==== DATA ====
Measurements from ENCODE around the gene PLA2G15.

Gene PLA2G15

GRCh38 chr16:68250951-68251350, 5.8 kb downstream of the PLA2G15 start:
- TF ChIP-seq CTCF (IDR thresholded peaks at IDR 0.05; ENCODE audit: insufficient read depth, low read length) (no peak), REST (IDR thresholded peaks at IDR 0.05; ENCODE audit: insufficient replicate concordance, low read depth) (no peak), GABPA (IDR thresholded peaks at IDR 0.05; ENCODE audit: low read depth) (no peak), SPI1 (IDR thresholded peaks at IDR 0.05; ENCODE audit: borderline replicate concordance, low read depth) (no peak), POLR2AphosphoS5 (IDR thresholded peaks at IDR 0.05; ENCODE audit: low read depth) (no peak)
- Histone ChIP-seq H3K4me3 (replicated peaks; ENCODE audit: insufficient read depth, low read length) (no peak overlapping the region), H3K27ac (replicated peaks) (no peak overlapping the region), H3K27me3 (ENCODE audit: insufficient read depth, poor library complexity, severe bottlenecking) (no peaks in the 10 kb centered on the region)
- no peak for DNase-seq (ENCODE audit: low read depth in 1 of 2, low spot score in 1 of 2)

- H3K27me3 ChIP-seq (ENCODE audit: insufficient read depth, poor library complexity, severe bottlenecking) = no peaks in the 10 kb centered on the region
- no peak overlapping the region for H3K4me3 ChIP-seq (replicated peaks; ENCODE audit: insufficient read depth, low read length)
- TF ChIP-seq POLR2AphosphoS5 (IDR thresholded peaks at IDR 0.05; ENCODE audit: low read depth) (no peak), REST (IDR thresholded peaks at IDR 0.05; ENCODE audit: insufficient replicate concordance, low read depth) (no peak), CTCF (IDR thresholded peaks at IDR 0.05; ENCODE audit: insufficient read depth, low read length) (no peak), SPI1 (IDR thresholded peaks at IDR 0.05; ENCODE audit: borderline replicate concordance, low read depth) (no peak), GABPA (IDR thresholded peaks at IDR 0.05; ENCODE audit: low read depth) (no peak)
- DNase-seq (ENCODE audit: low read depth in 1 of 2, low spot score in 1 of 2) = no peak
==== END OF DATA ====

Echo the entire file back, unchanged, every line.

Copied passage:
Measurements from ENCODE around the gene PLA2G15.

Gene PLA2G15

GRCh38 chr16:68250951-68251350, 5.8 kb downstream of the PLA2G15 start:
- TF ChIP-seq CTCF (IDR thresholded peaks at IDR 0.05; ENCODE audit: insufficient read depth, low read length) (no peak), REST (IDR thresholded peaks at IDR 0.05; ENCODE audit: insufficient replicate concordance, low read depth) (no peak), GABPA (IDR thresholded peaks at IDR 0.05; ENCODE audit: low read depth) (no peak), SPI1 (IDR thresholded peaks at IDR 0.05; ENCODE audit: borderline replicate concordance, low read depth) (no peak), POLR2AphosphoS5 (IDR thresholded peaks at IDR 0.05; ENCODE audit: low read depth) (no peak)
- Histone ChIP-seq H3K4me3 (replicated peaks; ENCODE audit: insufficient read depth, low read length) (no peak overlapping the region), H3K27ac (replicated peaks) (no peak overlapping the region), H3K27me3 (ENCODE audit: insufficient read depth, poor library complexity, severe bottlenecking) (no peaks in the 10 kb centered on the region)
- no peak for DNase-seq (ENCODE audit: low read depth in 1 of 2, low spot score in 1 of 2)

- H3K27me3 ChIP-seq (ENCODE audit: insufficient read depth, poor library complexity, severe bottlenecking) = no peaks in the 10 kb centered on the region
- no peak overlapping the region for H3K4me3 ChIP-seq (replicated peaks; ENCODE audit: insufficient read depth, low read length)
- TF ChIP-seq POLR2AphosphoS5 (IDR thresholded peaks at IDR 0.05; ENCODE audit: low read depth) (no peak), REST (IDR thresholded peaks at IDR 0.05; ENCODE audit: insufficient replicate concordance, low read depth) (no peak), CTCF (IDR thresholded peaks at IDR 0.05; ENCODE audit: insufficient read depth, low read length) (no peak), SPI1 (IDR thresholded peaks at IDR 0.05; ENCODE audit: borderline replicate concordance, low read depth) (no peak), GABPA (IDR thresholded peaks at IDR 0.05; ENCODE audit: low read depth) (no peak)
- DNase-seq (ENCODE audit: low read depth in 1 of 2, low spot score in 1 of 2) = no peak